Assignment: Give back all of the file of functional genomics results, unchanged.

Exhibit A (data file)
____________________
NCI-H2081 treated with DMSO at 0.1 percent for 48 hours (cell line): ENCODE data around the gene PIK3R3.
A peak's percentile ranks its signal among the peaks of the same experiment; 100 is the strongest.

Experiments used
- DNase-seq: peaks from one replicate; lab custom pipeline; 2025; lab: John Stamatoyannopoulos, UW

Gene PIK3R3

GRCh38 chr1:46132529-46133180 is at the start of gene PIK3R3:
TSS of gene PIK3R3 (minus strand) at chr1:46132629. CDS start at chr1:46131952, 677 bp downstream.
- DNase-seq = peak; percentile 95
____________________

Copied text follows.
NCI-H2081 treated with DMSO at 0.1 percent for 48 hours (cell line): ENCODE data around the gene PIK3R3.
A peak's percentile ranks its signal among the peaks of the same experiment; 100 is the strongest.

Experiments used
- DNase-seq: peaks from one replicate; lab custom pipeline; 2025; lab: John Stamatoyannopoulos, UW

Gene PIK3R3

GRCh38 chr1:46132529-46133180 is at the start of gene PIK3R3:
TSS of gene PIK3R3 (minus strand) at chr1:46132629. CDS start at chr1:46131952, 677 bp downstream.
- DNase-seq = peak; percentile 95